“If you can’t measure it, you can’t improve it.” - Peter Drucker

Imagine this. You load a site on your phone. You wait as one second passes... two seconds... three seconds...

At this point — the three-second mark — one out of two users has lost interest in your site and left. This data point illustrates why page speed is so important: It’s far and away one of the most important metrics when building a website. Consider the following:

What does this have to do with Rails? Rails is prevalent in web development. In fact, nearly one in five of the largest 10,000 sites (measured by traffic) are built in Rails. Rails is known as a framework that is quick to learn, easy to build on due to its convention over configuration paradigm, and a pleasure to use. But as is the case with any language, there are steps we can take to improve web performance when working in a Rails codebase.

In this article, we’re going to explore how to integrate Google’s PageSpeed Insights API into our Rails app. Our integration will be based on the premise that we're hosting the app on Heroku, assuming you know your way around using the Rails CLI and ActiveRecord.

Google PageSpeed Insights API

Google PageSpeed Insights (PSI) reports on a site’s performance, accessibility, and SEO and provides action items to make improvements. In this article, we’ll be focused on its performance reporting.

PSI can be used in one of several ways: through its web app, Chrome developer tools, browser extensions, or API. To dip a toe into the pool of PSI’s offerings, you can go to https://web.dev/measure/ and input a URL to analyze a page’s performance. The report will look something like this:

Google Pagespeed Insights (PSI) report

If you’re using Chrome, you can also access this from your developer tools through the Lighthouse tab or the Audits tab if you’re on an older version of Chrome.

Google Pagespeed Insights (PSI) report

This is fairly straightforward, but one thing that I want to highlight is the “Opportunities” section for both the web app and dev tools. This lists potential improvements sorted by the highest impact. Expanding an opportunity will reveal a link to an article by Google PSI that explains the metric and how to improve it.

The last method to access Google PSI that we’ll discuss today is the Google PageSpeed Insights API. The API gets the same data as the web app and Chrome dev tools that we discussed in previous paragraphs, but it allows us to programmatically generate reports and store the metrics for analysis. Throughout the rest of the article, we’ll be integrating the API with our Rails app.

I know what you’re thinking: “Why should we spend the dev time to integrate an API when the web app and dev tools return the same information and can be used immediately?” Well, the API provides a number of benefits. We can trigger the API call through a cron job to get daily metrics to save in our database and create reports on. Alternatively, we can trigger the API on deploy and incorporate this into our CI/CD workflow. Either way, using the API programmatically allows us to monitor the performance of our application and notice errant behavior immediately.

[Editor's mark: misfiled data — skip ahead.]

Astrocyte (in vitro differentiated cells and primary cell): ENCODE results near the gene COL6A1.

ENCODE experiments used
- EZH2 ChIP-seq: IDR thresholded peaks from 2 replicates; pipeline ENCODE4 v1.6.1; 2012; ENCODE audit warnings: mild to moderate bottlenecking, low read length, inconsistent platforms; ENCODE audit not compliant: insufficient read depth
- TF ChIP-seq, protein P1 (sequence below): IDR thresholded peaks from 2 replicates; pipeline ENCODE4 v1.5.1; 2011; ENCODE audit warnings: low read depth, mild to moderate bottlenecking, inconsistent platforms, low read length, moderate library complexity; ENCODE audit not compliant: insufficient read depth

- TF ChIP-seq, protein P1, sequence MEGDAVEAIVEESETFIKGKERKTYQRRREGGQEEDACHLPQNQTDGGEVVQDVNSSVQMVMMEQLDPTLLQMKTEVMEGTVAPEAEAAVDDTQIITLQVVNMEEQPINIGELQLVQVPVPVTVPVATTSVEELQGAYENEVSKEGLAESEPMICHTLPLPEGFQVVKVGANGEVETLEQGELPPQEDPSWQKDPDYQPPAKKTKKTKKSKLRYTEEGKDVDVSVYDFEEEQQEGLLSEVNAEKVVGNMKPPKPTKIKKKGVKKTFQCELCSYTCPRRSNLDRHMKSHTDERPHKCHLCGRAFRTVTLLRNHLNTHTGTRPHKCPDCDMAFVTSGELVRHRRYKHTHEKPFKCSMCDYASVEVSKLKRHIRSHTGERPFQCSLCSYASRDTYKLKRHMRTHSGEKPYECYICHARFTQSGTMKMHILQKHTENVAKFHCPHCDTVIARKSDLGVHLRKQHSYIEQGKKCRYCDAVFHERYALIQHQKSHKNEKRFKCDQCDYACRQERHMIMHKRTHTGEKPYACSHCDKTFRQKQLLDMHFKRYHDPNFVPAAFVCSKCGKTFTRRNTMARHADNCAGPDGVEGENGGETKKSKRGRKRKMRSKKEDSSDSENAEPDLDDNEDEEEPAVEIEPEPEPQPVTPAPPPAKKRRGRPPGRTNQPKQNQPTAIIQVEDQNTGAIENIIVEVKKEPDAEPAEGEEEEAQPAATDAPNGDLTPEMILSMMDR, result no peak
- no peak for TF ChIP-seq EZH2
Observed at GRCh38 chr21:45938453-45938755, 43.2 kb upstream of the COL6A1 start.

How to Implement Google PageSpeed Insights API

In this example, we’ll be making daily calls to Google PSI and saving it to our database for reporting.

We will break this down into five steps:

  1. Create a PageSpeed Insight model
  2. (Optional) Get a Google PageSpeed Insight API key
  3. Create a Rails class that will act as our PSI client
  4. Create a rake task that will call our PSI client
  5. Implement the cron job to gather PSI metrics using Heroku Scheduler

First, let’s create our model via the command line:

Now, let’s get an API key from Google APIs. Depending on how you plan to use Google PSI, this step could be optional. If you’re just testing this out, an API key is not required. If you’re planning on using this in a production environment with a larger volume of usage, an API key is probably desired.

Once you have your API key, it’s time to make the API call and save the data to our newly minted model. It should look something like this:

Next, we’ll need to list out which URLs we care to test and get the jobs ready for scheduling. Let’s do this in a rake task:

In our example, we’ll be using Heroku and the free add-on, Heroku Scheduler, to kick off this rake task daily. If you have any questions about setting up Heroku Scheduler, their documentation is fairly comprehensive.

After adding the task to Heroku Scheduler, the rake task will run daily at the specified time:

Alternatively, you can use your cron scheduler gem of choice to kick off the following rake task:

The last, and arguably most important step, is making use of the data. After the scheduled job has run, we’ll have the Google PSI data in our database, ready to be analyzed. The graph below is one example of how you can display this data. I’d recommend hooking this up to your data analytics tool of choice to keep these metrics top of mind and set up alerts if scores drop below a certain threshold.

If you’re passionate about tracking and improving your site’s performance, there are companies built around application performance monitoring products. The two industry leaders, New Relic and Datadog, have free tiers with a limited number of users or trials to test out their software. Google PSI will give you the best insight into how their ranking algorithm judges your performance, but their feature list falls short of any paid service.

Wrapping It All Up

In this blog, we discussed the importance of page speed and how to use Google’s PageSpeed Insights API with your Rails app. If you’d like to learn more, please check out the links below:

About the Author: Taylor Wong is a growth engineer at HomeLight.